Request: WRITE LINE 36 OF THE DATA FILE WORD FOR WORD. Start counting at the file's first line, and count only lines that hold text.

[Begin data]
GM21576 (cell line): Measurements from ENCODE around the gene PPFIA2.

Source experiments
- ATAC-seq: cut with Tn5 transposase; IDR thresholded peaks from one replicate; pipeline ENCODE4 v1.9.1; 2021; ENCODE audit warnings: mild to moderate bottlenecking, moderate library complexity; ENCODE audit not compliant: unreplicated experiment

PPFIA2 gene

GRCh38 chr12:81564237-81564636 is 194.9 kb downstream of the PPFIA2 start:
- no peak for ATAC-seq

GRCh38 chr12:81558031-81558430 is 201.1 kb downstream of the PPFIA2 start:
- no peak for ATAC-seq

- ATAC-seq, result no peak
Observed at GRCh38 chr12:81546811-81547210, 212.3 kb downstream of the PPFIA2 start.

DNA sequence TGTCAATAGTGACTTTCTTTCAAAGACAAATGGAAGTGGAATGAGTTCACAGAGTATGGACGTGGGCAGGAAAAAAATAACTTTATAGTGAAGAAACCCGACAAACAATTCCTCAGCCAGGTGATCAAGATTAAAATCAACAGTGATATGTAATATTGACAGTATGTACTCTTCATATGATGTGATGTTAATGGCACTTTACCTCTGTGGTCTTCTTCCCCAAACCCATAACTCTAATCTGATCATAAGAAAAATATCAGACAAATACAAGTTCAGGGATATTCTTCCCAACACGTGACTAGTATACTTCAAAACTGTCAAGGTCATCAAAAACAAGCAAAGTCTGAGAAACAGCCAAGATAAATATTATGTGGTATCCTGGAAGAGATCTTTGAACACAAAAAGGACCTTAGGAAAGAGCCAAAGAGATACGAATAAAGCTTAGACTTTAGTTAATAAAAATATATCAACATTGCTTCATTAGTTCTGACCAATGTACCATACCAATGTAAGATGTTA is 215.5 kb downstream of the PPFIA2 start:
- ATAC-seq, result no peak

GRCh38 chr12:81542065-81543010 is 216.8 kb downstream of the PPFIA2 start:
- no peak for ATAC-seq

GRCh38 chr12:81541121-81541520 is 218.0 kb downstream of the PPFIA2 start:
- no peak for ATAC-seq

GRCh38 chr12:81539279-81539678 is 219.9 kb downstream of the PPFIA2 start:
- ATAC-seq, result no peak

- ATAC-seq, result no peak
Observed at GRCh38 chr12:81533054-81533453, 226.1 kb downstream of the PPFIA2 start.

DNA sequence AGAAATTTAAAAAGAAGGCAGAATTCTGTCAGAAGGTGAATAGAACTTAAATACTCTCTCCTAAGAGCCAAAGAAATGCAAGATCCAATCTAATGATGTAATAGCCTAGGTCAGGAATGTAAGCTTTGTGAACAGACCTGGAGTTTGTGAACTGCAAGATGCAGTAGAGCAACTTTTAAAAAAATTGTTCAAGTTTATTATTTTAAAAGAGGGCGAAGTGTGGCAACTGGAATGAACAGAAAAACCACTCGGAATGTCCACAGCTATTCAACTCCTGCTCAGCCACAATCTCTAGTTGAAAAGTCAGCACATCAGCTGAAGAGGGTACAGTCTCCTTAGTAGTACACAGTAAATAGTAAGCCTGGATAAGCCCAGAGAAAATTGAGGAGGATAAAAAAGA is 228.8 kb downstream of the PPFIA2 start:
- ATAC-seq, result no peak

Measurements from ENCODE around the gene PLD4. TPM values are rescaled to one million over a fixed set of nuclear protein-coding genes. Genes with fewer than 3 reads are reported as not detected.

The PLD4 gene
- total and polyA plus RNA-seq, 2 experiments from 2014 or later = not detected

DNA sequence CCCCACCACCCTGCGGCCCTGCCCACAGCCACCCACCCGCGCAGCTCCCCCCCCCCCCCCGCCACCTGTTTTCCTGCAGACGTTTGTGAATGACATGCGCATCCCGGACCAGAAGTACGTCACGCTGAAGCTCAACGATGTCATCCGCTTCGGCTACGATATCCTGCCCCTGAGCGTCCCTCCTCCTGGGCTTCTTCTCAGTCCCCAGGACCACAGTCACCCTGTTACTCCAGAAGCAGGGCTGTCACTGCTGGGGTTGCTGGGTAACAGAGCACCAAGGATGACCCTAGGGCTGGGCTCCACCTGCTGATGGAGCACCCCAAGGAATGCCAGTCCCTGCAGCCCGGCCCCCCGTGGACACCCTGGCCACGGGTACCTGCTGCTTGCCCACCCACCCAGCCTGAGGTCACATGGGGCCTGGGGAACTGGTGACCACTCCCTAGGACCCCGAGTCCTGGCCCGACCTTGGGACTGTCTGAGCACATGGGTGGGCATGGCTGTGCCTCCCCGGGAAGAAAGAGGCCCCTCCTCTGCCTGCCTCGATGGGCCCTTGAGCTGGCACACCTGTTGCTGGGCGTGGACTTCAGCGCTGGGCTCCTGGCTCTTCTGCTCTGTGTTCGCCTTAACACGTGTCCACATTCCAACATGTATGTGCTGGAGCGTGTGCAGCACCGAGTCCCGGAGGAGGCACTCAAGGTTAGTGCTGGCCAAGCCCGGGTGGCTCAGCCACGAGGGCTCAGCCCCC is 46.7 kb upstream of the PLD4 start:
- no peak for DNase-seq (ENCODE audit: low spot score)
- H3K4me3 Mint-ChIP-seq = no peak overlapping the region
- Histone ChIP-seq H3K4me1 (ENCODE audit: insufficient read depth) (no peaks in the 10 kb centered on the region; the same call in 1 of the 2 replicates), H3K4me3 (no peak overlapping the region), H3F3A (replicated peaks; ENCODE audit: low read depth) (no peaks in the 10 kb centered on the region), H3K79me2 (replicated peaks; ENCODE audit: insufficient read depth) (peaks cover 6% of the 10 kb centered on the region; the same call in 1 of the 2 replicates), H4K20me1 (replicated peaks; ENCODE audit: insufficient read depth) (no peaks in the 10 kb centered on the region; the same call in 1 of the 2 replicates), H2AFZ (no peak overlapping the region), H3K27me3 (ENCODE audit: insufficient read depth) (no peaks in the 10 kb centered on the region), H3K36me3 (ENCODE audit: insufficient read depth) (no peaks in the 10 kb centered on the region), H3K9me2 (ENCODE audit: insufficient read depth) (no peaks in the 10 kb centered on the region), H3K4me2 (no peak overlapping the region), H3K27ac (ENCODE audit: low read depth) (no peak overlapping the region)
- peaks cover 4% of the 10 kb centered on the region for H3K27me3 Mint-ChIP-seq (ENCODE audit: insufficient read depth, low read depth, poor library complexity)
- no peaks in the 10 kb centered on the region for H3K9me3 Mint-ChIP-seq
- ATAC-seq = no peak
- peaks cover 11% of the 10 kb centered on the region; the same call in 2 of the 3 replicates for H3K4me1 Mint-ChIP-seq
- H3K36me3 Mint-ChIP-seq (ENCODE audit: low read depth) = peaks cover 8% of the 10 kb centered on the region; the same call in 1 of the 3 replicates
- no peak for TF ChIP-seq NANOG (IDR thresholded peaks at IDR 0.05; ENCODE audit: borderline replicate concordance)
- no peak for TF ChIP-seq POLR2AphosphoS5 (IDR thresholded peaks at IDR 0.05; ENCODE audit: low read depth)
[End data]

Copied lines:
- no peak for TF ChIP-seq POLR2AphosphoS5 (IDR thresholded peaks at IDR 0.05; ENCODE audit: low read depth)